Mitch Axelrod (28:42):
Well, I don’t have a crystal ball.
Samantha Riley (28:45):
I wish she did.
Mitch Axelrod (28:47):
It you. However, I’m getting you the waves that from the future. I they think with the Russian using AI, the idea that it will replace humans. There’s a difference between information, knowledge and wisdom.
The information is Google’s can information is ais gain. It knowledge is a whole different level, because you take information and you make it available for people to access the news. Alright, that’s what the information game it’s like, let’s create a product that people can actually use, follow the steps and get a result have a transformation.
But there’s experience and wisdom that only reside in the human. And no matter how good we make the machine, we have to be careful that we don’t make the machine actually supplant the human. So what separates us from the machine.
It’s not just word construction, or creating images. It’s that unique wisdom and experience that you bring to gain to Your clients and customers that comes from your experiences and what’s up here. And as of right now, oh, those machines can’t get I’m sure at some point they will when they’re connected, but right now they’re No,
Samantha Riley (30:15)
Mitch Axelrod (30:18):
No, I don’t want to go there. But however, you have to start to look at what makes your IP unique. And so you’ve got right now you’ve got to get back to your clients, and make sure that they understand and they share with you.
What is it about you your IP, and you rip. You know, it’s so funny. What I see the evolution over the years a decades, it went from, you want to be the highest paid person because your skill is being paid for, to hand you don’t want to trade hours for dollars on everybody trades hours for dollars. And far too many people had traded hours for no doubt, there’s thinking they haven’t created a product and never got their investment back.
Yeah, right. A you rip, if you really wanted to have your IDP, Max lashed out, you know, the idea of sending in the hammock on the beach with your laptop or just your phone. Here’s the ultimate IP play. You get paid picking up or just 1000 Half a million a million dollars to sit and just take phone calls. Because what’s up here?
And what you glean through wisdom and experience is so valuable, that people don’t need forms worksheets. They just need you to say, do this, or what’s your opinion of this. So my goal is to just get paid for what’s up here.
Yeah, I have a lot of stuff in forming. And you’ve got to put it informed me that they can consume it the way they know. So if you start thinking of you as IP, and you realize that everything you put into form came for essence, and you go back to essence, you put a high price on the essence, you may find that you can be paid two or three times as much for what you know, your wisdom and experience.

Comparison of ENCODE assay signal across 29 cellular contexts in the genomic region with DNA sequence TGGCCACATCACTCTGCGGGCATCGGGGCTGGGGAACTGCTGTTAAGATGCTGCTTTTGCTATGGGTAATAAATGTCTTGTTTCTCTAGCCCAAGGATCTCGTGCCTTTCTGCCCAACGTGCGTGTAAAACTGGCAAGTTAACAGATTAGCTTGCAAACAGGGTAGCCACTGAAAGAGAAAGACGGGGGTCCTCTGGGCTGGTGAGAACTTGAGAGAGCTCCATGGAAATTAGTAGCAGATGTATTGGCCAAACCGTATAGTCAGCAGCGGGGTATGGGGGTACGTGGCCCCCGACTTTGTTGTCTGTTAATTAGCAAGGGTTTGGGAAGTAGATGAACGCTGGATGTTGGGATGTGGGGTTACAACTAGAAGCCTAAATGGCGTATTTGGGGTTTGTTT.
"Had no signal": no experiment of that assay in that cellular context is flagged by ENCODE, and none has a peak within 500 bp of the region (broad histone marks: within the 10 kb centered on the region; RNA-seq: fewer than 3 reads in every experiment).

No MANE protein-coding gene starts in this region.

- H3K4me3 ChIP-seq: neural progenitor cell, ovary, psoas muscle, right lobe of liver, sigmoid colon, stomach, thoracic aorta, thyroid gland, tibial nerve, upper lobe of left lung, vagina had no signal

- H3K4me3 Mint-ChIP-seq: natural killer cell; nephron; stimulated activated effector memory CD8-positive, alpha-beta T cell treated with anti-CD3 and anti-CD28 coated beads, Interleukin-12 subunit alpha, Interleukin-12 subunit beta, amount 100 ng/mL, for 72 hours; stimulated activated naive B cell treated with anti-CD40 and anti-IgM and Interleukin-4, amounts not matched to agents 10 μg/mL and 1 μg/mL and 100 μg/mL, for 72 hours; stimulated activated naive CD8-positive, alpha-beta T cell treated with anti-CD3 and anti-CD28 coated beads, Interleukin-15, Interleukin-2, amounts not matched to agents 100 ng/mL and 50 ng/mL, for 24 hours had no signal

One nugget of wisdom is worth 1000s and 1000s. of information. So we faced a challenge ahead to preserve our unique voice and our unique intellectual property amidst what’s going to be an avalanche of information.
Aggregating knowledge and little by little just gonna get to be difficult to say, Oh, I created that. Oh, no, I created that. Oh, who created? Who was it? Yeah. So could be a bumpy ride the next few years. So I, everybody, the old game was keep everything close to best. The new game, get your work out there.
All right, yes, get it out to let everybody know, I create models and formulas and names for everything. And I put it out there, let everybody know this is mine. And that’s, that’s really a lot different to what it used to be where you get there, everything close to the vest, do what anybody can steal it. Now they’re actively looking to steal it, you better get your your stuff.
Samantha Riley (33:31):
Mitch Axelrod (33:33):
And so yeah, so we’re in for a bit of a ride, but it’s going to separate the wheat from the chaff and exhaust. You have the people that really do have quality value, they’re going to be able to stay in the get.
Samantha Riley (33:47):
I 100% agree with that last thing. Well, all of it, but really with that last thing is that we need to get it out there and it will it will, you know it will have a separation. I think that someone changed my mind about this a little while ago when they said to me, if you really want to change the world, it’s very hard to do that when you’re you know, when you’ve got a new jacket and you’re only opening of a certain people. If you want to change the world, you’ve got to share it with everyone.